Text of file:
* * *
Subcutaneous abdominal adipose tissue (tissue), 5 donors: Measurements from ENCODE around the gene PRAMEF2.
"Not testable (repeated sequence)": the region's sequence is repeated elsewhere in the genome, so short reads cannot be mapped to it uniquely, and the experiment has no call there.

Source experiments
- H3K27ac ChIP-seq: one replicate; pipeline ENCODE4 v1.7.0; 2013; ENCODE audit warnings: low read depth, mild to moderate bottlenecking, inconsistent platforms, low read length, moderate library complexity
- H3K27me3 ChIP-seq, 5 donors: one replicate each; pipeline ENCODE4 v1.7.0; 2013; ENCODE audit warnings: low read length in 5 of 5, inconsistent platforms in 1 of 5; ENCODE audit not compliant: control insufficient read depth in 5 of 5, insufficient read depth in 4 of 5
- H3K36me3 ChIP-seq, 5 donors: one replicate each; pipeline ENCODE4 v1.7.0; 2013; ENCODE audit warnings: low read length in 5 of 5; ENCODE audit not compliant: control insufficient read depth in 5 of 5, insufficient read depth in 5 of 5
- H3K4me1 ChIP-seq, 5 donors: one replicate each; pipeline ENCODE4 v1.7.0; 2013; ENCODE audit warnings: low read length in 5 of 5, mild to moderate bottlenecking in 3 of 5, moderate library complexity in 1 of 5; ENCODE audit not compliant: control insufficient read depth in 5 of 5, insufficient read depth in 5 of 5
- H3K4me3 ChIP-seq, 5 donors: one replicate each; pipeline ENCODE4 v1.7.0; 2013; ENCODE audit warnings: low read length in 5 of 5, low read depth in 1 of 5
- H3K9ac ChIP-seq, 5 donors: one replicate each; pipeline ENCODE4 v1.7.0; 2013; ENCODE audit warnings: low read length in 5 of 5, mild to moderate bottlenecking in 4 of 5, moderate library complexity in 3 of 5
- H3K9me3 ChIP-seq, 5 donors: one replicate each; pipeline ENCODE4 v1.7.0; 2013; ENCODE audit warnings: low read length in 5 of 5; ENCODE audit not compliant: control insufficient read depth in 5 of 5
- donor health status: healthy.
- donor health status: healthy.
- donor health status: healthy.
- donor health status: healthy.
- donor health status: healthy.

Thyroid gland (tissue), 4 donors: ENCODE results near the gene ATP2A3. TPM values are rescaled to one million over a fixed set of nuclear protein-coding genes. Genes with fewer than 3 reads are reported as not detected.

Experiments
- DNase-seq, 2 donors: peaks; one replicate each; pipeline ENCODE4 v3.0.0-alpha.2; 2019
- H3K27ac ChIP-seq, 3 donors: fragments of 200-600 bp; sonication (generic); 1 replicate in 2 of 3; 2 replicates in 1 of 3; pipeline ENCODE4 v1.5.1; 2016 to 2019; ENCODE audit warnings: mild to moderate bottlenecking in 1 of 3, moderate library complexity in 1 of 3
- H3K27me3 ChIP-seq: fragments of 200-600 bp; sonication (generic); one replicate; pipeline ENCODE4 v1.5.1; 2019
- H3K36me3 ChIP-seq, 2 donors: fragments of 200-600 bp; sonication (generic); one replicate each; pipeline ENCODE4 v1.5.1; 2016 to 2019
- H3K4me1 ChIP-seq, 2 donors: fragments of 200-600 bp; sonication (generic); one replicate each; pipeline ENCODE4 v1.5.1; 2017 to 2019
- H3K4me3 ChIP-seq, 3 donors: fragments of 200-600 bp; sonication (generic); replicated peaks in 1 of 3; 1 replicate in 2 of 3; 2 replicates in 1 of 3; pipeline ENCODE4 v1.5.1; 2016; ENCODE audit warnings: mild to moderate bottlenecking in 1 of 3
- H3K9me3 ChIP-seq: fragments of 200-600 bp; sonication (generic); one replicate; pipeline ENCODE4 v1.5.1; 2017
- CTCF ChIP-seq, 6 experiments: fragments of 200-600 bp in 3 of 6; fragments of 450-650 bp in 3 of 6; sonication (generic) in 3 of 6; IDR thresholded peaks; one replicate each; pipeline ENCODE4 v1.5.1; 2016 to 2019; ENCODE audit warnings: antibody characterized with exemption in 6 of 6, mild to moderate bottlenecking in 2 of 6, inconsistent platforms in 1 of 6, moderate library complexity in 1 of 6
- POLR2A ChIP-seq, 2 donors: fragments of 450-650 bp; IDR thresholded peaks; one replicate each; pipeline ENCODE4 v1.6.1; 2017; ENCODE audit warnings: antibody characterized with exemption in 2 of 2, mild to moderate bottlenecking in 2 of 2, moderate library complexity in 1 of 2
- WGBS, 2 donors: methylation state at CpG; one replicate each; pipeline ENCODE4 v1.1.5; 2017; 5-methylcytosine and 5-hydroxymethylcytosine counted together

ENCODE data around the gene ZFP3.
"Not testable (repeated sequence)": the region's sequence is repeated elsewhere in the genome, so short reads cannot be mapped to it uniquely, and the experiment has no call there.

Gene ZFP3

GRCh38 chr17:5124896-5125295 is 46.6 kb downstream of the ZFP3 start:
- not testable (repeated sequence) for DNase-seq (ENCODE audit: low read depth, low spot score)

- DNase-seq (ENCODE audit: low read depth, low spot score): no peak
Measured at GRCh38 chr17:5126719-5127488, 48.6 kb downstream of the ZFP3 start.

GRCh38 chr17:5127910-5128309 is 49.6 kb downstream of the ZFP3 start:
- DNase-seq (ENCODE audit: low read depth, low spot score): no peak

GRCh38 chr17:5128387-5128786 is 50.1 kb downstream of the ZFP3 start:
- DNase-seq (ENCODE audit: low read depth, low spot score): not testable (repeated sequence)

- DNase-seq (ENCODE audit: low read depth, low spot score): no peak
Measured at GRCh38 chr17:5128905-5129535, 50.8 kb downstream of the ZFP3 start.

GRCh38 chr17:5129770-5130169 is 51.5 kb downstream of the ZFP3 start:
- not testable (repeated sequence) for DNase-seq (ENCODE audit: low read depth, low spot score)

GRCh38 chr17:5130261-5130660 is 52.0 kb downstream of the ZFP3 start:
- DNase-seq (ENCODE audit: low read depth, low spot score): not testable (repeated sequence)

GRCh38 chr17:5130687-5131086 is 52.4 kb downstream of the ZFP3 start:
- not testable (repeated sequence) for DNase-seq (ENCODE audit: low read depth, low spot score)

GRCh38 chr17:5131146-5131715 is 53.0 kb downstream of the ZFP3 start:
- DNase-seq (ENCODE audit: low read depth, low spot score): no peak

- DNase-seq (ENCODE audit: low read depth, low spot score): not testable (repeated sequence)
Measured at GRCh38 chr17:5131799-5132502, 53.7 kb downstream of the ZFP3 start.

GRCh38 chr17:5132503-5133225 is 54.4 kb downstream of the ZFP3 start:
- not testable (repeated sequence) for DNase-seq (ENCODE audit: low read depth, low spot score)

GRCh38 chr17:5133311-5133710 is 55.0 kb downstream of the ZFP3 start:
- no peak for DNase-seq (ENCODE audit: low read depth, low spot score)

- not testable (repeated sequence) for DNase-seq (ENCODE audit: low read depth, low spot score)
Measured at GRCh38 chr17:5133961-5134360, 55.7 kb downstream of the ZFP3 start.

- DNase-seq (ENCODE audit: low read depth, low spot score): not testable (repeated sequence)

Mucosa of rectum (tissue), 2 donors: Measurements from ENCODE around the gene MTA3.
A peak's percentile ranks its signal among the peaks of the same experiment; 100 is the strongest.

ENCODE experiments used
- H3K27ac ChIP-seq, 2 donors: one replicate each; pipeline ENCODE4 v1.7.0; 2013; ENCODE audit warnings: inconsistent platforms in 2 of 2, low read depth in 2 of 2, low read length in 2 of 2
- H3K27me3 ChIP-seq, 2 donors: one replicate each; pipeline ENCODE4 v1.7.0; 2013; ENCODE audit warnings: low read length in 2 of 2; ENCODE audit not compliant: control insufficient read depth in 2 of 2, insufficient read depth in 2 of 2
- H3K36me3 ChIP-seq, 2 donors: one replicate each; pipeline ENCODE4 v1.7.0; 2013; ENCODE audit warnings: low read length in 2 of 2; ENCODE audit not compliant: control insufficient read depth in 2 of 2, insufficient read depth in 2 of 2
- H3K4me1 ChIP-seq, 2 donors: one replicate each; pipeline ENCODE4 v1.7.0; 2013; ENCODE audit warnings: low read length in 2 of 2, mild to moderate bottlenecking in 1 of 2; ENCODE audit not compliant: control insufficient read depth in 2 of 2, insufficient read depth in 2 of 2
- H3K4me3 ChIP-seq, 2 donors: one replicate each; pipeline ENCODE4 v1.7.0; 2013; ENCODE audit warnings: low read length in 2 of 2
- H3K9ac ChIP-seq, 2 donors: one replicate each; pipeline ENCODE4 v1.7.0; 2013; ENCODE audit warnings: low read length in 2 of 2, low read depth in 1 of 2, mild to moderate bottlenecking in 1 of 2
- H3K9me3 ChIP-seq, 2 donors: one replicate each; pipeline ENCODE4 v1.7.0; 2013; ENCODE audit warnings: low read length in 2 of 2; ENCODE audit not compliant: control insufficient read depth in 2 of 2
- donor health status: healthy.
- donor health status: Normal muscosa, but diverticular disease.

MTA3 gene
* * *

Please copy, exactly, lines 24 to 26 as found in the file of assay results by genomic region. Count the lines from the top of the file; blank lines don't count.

- H3K9me3 ChIP-seq: fragments of 200-600 bp; sonication (generic); one replicate; pipeline ENCODE4 v1.5.1; 2017
- CTCF ChIP-seq, 6 experiments: fragments of 200-600 bp in 3 of 6; fragments of 450-650 bp in 3 of 6; sonication (generic) in 3 of 6; IDR thresholded peaks; one replicate each; pipeline ENCODE4 v1.5.1; 2016 to 2019; ENCODE audit warnings: antibody characterized with exemption in 6 of 6, mild to moderate bottlenecking in 2 of 6, inconsistent platforms in 1 of 6, moderate library complexity in 1 of 6
- POLR2A ChIP-seq, 2 donors: fragments of 450-650 bp; IDR thresholded peaks; one replicate each; pipeline ENCODE4 v1.6.1; 2017; ENCODE audit warnings: antibody characterized with exemption in 2 of 2, mild to moderate bottlenecking in 2 of 2, moderate library complexity in 1 of 2